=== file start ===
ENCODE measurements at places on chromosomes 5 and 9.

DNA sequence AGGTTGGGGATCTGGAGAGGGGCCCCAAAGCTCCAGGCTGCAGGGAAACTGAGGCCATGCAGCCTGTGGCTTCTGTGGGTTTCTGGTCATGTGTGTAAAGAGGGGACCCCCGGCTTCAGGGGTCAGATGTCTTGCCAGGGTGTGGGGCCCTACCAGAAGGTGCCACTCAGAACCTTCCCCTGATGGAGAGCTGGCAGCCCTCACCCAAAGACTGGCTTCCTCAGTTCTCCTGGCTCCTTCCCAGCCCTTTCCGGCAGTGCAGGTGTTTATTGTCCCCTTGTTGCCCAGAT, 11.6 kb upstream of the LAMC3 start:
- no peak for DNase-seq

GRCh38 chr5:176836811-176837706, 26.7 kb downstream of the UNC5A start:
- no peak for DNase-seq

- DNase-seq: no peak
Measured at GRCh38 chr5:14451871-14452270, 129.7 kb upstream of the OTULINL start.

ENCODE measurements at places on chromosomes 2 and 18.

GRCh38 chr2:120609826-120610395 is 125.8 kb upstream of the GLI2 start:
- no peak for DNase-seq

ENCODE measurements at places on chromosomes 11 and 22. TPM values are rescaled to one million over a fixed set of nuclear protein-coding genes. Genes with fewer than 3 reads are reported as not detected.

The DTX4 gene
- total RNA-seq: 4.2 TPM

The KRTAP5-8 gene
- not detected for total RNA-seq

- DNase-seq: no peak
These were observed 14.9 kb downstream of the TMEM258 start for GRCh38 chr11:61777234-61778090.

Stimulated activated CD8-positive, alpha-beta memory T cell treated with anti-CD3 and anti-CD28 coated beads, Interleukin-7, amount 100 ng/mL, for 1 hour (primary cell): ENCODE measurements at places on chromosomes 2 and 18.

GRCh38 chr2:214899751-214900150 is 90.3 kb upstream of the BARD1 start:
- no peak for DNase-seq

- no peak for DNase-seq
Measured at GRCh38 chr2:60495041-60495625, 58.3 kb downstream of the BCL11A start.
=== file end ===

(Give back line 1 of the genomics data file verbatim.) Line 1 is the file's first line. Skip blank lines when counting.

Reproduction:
ENCODE measurements at places on chromosomes 5 and 9.